The article mentioned echoes this with the following words:

All people have the moral obligation to care for those who are less fortunate. But replacing morality with legality is the first step in replacing church, religion and conscience with government, politics and majority vote. 

  When you replace morality with legality, you give the legislator – and in modern terms, the Government – the monopoly over morality. A dictatorship of government-given oppressors ensues, because this mentality unavoidably tends to make opposition to one’s own moral positions illegal. It there is a menace to freedom nowadays, it is this tendency of thinking and legislating in terms of “hate”. 

Then the hammer falls directly on the genitals of the US Church hierarchy, so short-sighted and enslaved to easy populism for many decades and now about to pay the price of their inanity. The WSJ authors put it in these words: 

 The bishops dance with the devil when they invite government to use its coercive power on their behalf, and there’s no clearer example than the Affordable Care Act. They happily joined their moral authority to the government’s legal authority by supporting mandatory health insurance. They should not have been surprised when the government used its reinforced power to require Catholic institutions to pay for insurance plans that cover abortions and birth control.

The Church asked the government to be the coercive enforcer of morality, and now the enforcer wants to do the same with them. In a last beautiful warning, the article states:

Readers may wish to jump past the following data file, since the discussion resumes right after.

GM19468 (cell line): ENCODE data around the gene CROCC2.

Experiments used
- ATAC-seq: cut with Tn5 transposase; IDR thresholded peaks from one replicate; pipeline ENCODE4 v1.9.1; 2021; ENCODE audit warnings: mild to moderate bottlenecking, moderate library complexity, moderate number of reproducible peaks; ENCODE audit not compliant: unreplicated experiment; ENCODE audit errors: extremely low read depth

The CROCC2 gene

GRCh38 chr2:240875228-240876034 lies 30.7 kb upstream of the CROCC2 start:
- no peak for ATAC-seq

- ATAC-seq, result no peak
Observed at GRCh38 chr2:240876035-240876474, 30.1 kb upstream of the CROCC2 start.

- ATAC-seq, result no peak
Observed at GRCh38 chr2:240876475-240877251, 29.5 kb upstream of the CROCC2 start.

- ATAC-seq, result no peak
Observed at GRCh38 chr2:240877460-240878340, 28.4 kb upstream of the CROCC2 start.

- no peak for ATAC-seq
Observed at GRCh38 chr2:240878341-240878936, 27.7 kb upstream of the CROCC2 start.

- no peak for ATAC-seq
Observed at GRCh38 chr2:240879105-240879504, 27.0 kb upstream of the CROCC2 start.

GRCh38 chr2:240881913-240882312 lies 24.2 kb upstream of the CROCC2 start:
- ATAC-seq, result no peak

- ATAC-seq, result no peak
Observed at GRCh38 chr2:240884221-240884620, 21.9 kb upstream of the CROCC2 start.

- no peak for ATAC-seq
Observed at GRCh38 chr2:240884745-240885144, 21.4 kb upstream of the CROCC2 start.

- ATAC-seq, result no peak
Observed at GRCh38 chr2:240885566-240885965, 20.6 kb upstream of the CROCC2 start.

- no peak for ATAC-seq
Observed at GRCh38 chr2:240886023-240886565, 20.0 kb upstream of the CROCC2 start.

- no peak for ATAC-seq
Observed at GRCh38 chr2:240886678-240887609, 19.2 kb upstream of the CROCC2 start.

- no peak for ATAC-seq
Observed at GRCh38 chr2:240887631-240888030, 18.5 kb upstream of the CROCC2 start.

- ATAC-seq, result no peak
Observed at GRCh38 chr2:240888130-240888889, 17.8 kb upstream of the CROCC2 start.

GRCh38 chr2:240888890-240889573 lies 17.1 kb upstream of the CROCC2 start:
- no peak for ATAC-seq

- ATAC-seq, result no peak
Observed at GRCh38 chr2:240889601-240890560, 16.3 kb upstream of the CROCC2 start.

To paraphrase J.R.R. Tolkien (a devoted Catholic), the government does not share power. Paul Ryan knows this. The bishops would be wise to listen to him.

Three cheers for the WSJ for hosting such enlightened minds on their columns.

Mundabor

Reblog of the day

Mundabor's Blog

I read around various posts more or less based on the fact that the degeneration (in all possible meanings) of the Church in the last 50 years is not (necessarily) due to V II, but to the changing times and the particularly hard challenges that came with it.

One would be tempted to say “yes and no” but, really, I think the answer is “no”.

Clearly, the world emerged from WWII posed great challenges to the Church. An explosion of unprecedented welfare challenged the traditional basis of society, based on charity and hope rather than on social services and long life expectancy. On the other hand, another unprecedented phenomenon took place: an entire generation grew up with a degree of instruction – at least in the traditional way instruction is measured – vastly superior to that of their parents, and as a result felt authorised to challenge their parent’s teaching…

View original post 801 more words

%d bloggers like this: